|Chamber chief’s business pep talk|
|Busby keynotes Black Chamber’s awards|
|Published Wednesday, November 28, 2012 2:24 pm|
The president of the U.S. Black Chamber of Commerce will keynote the Charlotte-Mecklenburg Black Chamber’s salute to business leaders.
Ron Busby will keynote the second annual Business Leaders Awards Reception at the Gantt Center, 551 S. Tryon St., on Dec. 8 at 6 p.m. Tickets are $50 for general admission and $75 for VIP admission and a meet and greet.
Busby, a graduate of Florida A&M and Clark Atlanta universities, grew USA SuperClean from five employees and $150,000 in annual revenue when he took over the janitorial company from his father to a $15 million company in 1996. In today’s economy, he insists entrepreneurs will have to be more creative to build viable companies.
“The things our business owners need to concentrate on are the same they’ve had challenges with in the past, and that is that we’re working on our businesses as opposed to just working in them,” Busby said. “We’re going to have to do more partnering, more joint venturing and where it makes sense, we’re going to have to do some acquisitions as well.”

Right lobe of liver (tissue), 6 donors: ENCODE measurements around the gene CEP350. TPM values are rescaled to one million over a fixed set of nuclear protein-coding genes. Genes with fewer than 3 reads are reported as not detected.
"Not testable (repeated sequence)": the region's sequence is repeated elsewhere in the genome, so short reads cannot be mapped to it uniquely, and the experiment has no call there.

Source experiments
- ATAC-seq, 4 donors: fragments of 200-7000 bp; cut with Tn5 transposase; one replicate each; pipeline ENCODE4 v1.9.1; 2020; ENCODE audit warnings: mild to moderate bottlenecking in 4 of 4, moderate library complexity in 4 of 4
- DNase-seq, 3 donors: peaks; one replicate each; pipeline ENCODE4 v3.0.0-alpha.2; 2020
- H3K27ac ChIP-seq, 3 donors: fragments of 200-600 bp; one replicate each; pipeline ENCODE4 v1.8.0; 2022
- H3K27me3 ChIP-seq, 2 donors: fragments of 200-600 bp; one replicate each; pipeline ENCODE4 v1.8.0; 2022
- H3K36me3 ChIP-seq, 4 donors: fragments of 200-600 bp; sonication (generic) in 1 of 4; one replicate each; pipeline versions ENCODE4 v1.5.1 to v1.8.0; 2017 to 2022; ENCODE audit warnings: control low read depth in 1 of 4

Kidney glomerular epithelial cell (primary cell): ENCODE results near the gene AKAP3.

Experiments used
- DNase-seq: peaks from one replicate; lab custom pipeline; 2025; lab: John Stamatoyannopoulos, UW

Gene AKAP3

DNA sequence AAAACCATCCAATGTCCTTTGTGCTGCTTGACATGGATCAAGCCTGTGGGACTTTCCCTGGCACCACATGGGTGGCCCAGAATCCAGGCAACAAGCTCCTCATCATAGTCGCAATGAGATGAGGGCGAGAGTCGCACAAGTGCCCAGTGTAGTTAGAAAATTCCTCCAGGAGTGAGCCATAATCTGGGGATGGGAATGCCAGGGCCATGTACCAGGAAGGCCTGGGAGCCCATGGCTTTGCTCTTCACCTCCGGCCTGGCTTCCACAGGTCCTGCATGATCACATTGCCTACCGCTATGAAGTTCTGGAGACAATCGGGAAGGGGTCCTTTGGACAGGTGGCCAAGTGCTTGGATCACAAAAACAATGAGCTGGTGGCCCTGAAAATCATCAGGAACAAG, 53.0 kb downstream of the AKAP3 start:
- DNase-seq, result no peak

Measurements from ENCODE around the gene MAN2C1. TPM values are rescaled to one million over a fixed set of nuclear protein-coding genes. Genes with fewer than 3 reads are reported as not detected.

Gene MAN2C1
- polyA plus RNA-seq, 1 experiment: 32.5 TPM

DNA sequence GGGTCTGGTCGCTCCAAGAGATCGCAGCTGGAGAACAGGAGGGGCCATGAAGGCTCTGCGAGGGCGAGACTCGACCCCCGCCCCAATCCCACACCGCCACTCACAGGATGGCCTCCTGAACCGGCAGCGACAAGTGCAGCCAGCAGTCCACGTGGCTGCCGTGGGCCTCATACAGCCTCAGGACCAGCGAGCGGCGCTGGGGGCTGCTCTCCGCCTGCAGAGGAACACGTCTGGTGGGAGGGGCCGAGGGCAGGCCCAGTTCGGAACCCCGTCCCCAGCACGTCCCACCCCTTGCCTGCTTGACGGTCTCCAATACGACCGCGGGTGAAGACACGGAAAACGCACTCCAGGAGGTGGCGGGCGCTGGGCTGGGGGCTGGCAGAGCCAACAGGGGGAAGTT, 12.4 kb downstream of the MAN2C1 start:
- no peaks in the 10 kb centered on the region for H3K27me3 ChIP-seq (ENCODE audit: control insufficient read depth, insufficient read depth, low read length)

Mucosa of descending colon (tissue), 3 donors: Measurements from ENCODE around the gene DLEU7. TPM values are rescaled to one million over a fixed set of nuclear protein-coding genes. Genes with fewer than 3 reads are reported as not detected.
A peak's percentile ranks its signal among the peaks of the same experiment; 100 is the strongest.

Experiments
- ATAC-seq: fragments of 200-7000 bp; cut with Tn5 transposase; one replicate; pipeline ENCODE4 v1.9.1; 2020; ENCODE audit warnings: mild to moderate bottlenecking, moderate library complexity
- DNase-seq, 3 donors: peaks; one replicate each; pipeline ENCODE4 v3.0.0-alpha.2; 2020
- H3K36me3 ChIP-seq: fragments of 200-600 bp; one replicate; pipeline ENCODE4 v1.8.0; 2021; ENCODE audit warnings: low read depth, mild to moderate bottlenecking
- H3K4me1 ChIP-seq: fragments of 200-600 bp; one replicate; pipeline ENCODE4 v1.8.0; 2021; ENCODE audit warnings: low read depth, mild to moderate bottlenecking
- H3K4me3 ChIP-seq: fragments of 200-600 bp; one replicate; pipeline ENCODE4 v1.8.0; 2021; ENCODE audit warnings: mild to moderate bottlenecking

“The Charlotte Mecklenburg Black Chamber of Commerce is ecstatic to be given the opportunity to host Ron Busby at our second annual awards gala,” CMBCC President Renae Sanders said. “Ron is excited about building a strong alliance with our chapter as well as provide local entrepreneurs with insight on how they can grow and sustain their business.”
Busby has earned numerous awards for his business acumen, including the Western Region SBA Small Business Person of the Year in 1996, Greater Phoenix (Arizona) Chamber Small Business Person of the Year in 2006, and Maricopa County Small Business of the Year in 2007. Before becoming an entrepreneur, Busby was a senior manager at Fortune 500 companies Exxon, Xerox, IBM, and Coca-Cola USA.
“I bring different backgrounds to this particular opportunity and call on all those skills to drive this organization through the maze,” he said.
Noting that companies owned by women and African Americans are the fastest-growing segment of business growth, Busby asserted that the economy is producing entrepreneurs through corporate downsizing and vendor opportunities.
“In 2011, the fastest growing business sector in the country was women (-owned) business, but African American owned businesses was one of the fastest-growing segments in reference to new business, so we grew in numbers and that number is still pretty consistent,” he said.
“Let’s just say there’s a lot of room on both sides.”
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Charlotte-Mecklenburg Black Chamber of Commerce
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